Guojun He, Yuhang Pan, and Takanao Tanaka
COVID-19, the disease caused by a novel coronavirus that emerged in late 2019, reshaped daily life all over the world. Public officials took dramatic steps to protect public health. In China, the central govern-ment locked down one third of its cities, strictly restricting personal mobility and economic activities.
The researchers collected air quality data from 1,600 monitoring stations from January 1-March 3, 2020. They first evaluated the air quality in cities that were locked down compared to cities not locked down. The cities were considered locked down if unnecessary com-mercial activities, gatherings of any type, and driving and public transportation were prohibited. The researchers then looked at cities not locked down and compared the air quality in those cities to just before COVID-19 hit, as well as compared to trends in the previous years to see whether national disease preventive measures (extend-ing the Spring Festival holiday, requiring social distancing, and urging people to stay at home) impacted pollution. Further, they evaluated what impact lockdowns may have had across different types of cities in order to shed light on different sources of air pollution in China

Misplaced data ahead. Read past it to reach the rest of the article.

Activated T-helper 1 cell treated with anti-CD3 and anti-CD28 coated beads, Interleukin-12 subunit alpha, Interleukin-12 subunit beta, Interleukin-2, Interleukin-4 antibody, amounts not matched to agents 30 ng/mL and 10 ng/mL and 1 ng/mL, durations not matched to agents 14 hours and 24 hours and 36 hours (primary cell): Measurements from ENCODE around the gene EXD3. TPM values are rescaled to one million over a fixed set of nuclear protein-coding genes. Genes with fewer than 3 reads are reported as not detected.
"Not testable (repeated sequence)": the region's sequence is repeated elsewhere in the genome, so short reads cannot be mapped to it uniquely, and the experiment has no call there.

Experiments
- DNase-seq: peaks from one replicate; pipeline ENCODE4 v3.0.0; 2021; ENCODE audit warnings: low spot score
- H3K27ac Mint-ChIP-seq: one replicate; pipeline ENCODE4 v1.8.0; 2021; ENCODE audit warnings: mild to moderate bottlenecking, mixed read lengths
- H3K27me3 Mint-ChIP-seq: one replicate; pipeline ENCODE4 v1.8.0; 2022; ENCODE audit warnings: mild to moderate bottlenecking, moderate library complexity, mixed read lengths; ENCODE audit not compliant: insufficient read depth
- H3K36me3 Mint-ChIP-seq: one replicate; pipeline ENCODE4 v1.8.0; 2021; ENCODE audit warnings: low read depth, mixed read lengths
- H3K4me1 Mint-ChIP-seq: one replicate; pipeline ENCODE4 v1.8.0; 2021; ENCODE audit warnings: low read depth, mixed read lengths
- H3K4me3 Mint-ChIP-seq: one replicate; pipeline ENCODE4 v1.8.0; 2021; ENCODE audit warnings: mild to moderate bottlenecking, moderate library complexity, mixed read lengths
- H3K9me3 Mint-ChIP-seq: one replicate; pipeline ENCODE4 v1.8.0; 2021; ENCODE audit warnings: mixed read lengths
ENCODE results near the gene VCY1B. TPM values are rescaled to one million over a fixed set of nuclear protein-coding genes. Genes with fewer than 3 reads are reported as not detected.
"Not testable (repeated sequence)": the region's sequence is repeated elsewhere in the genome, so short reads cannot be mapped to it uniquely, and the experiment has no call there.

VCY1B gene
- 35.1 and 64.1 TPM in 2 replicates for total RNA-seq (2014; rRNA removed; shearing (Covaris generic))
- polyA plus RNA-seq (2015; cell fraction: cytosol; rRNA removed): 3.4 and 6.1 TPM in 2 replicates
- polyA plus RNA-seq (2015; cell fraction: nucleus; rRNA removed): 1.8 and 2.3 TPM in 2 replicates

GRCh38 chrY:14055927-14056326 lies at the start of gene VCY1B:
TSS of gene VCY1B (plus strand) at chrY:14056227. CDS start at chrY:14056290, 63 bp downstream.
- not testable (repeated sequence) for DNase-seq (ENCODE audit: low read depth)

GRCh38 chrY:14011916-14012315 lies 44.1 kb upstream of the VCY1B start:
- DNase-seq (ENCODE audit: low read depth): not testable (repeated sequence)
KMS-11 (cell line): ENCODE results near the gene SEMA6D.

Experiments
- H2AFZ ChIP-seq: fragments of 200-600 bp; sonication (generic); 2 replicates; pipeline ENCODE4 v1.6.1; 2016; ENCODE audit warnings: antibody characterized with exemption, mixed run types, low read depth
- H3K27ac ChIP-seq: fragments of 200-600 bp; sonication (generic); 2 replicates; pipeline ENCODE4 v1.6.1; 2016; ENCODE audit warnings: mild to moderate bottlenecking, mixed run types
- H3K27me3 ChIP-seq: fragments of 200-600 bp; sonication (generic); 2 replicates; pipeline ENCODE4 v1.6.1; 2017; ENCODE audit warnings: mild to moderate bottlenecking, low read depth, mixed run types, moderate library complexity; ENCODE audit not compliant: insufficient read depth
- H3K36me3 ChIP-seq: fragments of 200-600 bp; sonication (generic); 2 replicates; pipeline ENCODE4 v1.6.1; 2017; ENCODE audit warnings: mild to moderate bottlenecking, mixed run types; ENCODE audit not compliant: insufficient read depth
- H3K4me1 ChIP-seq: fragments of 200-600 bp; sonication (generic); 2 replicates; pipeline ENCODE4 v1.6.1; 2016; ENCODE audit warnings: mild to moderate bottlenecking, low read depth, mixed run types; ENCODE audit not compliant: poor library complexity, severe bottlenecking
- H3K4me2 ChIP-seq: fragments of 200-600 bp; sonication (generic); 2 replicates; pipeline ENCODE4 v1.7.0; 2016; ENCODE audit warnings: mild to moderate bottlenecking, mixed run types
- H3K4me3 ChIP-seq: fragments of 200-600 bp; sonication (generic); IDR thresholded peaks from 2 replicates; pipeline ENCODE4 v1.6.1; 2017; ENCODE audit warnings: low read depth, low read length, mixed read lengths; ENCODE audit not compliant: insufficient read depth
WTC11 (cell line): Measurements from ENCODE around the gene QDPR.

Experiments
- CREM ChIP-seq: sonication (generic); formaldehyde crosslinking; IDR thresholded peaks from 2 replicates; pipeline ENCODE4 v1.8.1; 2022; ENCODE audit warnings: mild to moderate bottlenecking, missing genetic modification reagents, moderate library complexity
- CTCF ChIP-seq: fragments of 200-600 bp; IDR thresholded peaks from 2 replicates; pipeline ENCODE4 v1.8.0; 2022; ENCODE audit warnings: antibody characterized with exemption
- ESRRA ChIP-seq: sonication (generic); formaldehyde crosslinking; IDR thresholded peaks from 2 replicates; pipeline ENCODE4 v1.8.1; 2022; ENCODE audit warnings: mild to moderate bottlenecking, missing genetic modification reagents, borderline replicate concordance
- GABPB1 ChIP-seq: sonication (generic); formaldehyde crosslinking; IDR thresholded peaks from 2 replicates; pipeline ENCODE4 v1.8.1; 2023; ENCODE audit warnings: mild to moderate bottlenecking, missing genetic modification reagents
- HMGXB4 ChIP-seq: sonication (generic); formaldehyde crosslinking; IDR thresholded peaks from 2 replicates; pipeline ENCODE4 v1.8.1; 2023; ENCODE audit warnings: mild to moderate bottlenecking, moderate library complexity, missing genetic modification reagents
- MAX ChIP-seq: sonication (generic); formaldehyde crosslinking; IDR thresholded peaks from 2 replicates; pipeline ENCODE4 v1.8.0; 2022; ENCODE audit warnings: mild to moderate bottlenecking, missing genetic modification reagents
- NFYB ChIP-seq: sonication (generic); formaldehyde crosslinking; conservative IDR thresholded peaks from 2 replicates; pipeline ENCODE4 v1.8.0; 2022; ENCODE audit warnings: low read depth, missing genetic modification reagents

- Overall, the Air Quality Index (AQI) improved by 22 percent and particulate pollution (PM2.5) improved by 24 percent.
- Compared to cities without formal lockdown policies, locked down cities saw their AQI and particulate pollution levels both decline by 17 percent
- Compared to the previous year, cities not locked down saw a 7 percent decrease in particulate pollution and a 5 percent decrease in the AQI, suggesting that the disease preventive mea-sures matter for air quality in cities even without formal lockdown.
- The effects of the lockdowns on air pollution were greater in cities with a larger economy, greater industrial activities and traffic, and higher demand for coal heating
Even with significant restrictions on daily life and commerce, pollution levels in China were still four times greater than what the World Health Organization considers safe. The study confirms that traffic, industrial and coal heating systems are important sources of air pollution and highlights the necessity to better control emissions from these sources moving forward.